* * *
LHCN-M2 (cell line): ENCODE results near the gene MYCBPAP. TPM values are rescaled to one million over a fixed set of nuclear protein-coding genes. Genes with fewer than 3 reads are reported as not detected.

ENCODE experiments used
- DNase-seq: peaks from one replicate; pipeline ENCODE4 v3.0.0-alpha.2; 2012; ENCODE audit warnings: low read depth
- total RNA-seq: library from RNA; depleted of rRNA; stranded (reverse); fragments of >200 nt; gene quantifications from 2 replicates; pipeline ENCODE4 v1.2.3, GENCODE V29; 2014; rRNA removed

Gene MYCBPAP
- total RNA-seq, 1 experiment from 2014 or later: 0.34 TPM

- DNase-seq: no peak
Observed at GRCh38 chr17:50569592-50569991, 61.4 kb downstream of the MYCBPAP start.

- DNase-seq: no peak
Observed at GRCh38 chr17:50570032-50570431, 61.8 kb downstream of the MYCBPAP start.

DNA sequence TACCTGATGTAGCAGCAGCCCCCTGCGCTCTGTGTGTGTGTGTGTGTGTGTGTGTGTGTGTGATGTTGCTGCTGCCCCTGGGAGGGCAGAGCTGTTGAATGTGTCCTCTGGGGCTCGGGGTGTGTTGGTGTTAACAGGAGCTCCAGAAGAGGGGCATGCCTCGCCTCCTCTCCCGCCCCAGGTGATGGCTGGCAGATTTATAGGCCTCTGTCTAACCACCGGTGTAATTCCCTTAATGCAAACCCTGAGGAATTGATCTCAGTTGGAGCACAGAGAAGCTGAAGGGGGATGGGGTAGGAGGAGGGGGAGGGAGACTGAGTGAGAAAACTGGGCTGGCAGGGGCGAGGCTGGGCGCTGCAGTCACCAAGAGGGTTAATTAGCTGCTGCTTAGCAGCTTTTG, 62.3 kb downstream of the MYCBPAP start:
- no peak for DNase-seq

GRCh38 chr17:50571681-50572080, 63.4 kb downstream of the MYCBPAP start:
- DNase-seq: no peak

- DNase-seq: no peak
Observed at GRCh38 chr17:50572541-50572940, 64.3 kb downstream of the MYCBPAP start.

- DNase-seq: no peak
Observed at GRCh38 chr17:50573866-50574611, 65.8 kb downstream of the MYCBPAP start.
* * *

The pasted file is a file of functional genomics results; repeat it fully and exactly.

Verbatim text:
LHCN-M2 (cell line): ENCODE results near the gene MYCBPAP. TPM values are rescaled to one million over a fixed set of nuclear protein-coding genes. Genes with fewer than 3 reads are reported as not detected.

ENCODE experiments used
- DNase-seq: peaks from one replicate; pipeline ENCODE4 v3.0.0-alpha.2; 2012; ENCODE audit warnings: low read depth
- total RNA-seq: library from RNA; depleted of rRNA; stranded (reverse); fragments of >200 nt; gene quantifications from 2 replicates; pipeline ENCODE4 v1.2.3, GENCODE V29; 2014; rRNA removed

Gene MYCBPAP
- total RNA-seq, 1 experiment from 2014 or later: 0.34 TPM

- DNase-seq: no peak
Observed at GRCh38 chr17:50569592-50569991, 61.4 kb downstream of the MYCBPAP start.

- DNase-seq: no peak
Observed at GRCh38 chr17:50570032-50570431, 61.8 kb downstream of the MYCBPAP start.

DNA sequence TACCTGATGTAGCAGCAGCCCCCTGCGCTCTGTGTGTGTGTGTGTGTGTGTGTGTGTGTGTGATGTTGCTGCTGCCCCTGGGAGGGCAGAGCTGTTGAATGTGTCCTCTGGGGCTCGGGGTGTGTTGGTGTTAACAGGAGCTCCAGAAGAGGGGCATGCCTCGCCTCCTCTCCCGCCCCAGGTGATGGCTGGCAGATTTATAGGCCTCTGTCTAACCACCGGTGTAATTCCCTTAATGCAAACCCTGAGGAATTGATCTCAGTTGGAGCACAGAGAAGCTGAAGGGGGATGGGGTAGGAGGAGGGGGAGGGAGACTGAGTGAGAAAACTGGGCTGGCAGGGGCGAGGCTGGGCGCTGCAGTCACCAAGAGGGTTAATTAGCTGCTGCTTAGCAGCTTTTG, 62.3 kb downstream of the MYCBPAP start:
- no peak for DNase-seq

GRCh38 chr17:50571681-50572080, 63.4 kb downstream of the MYCBPAP start:
- DNase-seq: no peak

- DNase-seq: no peak
Observed at GRCh38 chr17:50572541-50572940, 64.3 kb downstream of the MYCBPAP start.

- DNase-seq: no peak
Observed at GRCh38 chr17:50573866-50574611, 65.8 kb downstream of the MYCBPAP start.